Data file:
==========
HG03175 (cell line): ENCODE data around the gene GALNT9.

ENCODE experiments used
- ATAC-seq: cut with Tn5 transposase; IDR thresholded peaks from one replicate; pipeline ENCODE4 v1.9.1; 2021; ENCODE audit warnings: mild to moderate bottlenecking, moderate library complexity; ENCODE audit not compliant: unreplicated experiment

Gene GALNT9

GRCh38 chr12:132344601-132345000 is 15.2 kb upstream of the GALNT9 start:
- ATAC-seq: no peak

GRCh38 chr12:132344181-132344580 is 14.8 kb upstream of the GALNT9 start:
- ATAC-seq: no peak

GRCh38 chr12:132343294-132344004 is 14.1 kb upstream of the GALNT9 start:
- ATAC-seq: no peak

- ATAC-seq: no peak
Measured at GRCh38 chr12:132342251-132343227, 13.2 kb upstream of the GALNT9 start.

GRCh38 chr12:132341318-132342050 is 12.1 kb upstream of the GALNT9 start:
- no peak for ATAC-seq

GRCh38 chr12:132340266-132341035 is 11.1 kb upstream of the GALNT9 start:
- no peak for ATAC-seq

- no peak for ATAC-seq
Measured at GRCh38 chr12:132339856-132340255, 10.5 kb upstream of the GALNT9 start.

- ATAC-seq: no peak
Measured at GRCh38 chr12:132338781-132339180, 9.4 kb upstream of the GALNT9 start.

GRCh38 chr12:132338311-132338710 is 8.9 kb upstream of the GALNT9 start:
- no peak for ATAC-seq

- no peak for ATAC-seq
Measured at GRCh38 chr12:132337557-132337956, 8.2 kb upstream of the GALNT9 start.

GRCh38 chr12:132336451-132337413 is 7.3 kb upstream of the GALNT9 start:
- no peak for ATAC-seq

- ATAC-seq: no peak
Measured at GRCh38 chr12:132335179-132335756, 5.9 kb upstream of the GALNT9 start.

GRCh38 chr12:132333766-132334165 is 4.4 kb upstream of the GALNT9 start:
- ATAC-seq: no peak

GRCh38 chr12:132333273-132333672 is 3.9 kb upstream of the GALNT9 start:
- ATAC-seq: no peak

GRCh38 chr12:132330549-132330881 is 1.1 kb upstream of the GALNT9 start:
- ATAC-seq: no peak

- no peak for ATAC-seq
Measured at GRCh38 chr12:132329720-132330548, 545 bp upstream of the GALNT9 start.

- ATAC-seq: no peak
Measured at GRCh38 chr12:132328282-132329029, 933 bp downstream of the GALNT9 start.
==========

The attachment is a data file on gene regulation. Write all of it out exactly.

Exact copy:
HG03175 (cell line): ENCODE data around the gene GALNT9.

ENCODE experiments used
- ATAC-seq: cut with Tn5 transposase; IDR thresholded peaks from one replicate; pipeline ENCODE4 v1.9.1; 2021; ENCODE audit warnings: mild to moderate bottlenecking, moderate library complexity; ENCODE audit not compliant: unreplicated experiment

Gene GALNT9

GRCh38 chr12:132344601-132345000 is 15.2 kb upstream of the GALNT9 start:
- ATAC-seq: no peak

GRCh38 chr12:132344181-132344580 is 14.8 kb upstream of the GALNT9 start:
- ATAC-seq: no peak

GRCh38 chr12:132343294-132344004 is 14.1 kb upstream of the GALNT9 start:
- ATAC-seq: no peak

- ATAC-seq: no peak
Measured at GRCh38 chr12:132342251-132343227, 13.2 kb upstream of the GALNT9 start.

GRCh38 chr12:132341318-132342050 is 12.1 kb upstream of the GALNT9 start:
- no peak for ATAC-seq

GRCh38 chr12:132340266-132341035 is 11.1 kb upstream of the GALNT9 start:
- no peak for ATAC-seq

- no peak for ATAC-seq
Measured at GRCh38 chr12:132339856-132340255, 10.5 kb upstream of the GALNT9 start.

- ATAC-seq: no peak
Measured at GRCh38 chr12:132338781-132339180, 9.4 kb upstream of the GALNT9 start.

GRCh38 chr12:132338311-132338710 is 8.9 kb upstream of the GALNT9 start:
- no peak for ATAC-seq

- no peak for ATAC-seq
Measured at GRCh38 chr12:132337557-132337956, 8.2 kb upstream of the GALNT9 start.

GRCh38 chr12:132336451-132337413 is 7.3 kb upstream of the GALNT9 start:
- no peak for ATAC-seq

- ATAC-seq: no peak
Measured at GRCh38 chr12:132335179-132335756, 5.9 kb upstream of the GALNT9 start.

GRCh38 chr12:132333766-132334165 is 4.4 kb upstream of the GALNT9 start:
- ATAC-seq: no peak

GRCh38 chr12:132333273-132333672 is 3.9 kb upstream of the GALNT9 start:
- ATAC-seq: no peak

GRCh38 chr12:132330549-132330881 is 1.1 kb upstream of the GALNT9 start:
- ATAC-seq: no peak

- no peak for ATAC-seq
Measured at GRCh38 chr12:132329720-132330548, 545 bp upstream of the GALNT9 start.

- ATAC-seq: no peak
Measured at GRCh38 chr12:132328282-132329029, 933 bp downstream of the GALNT9 start.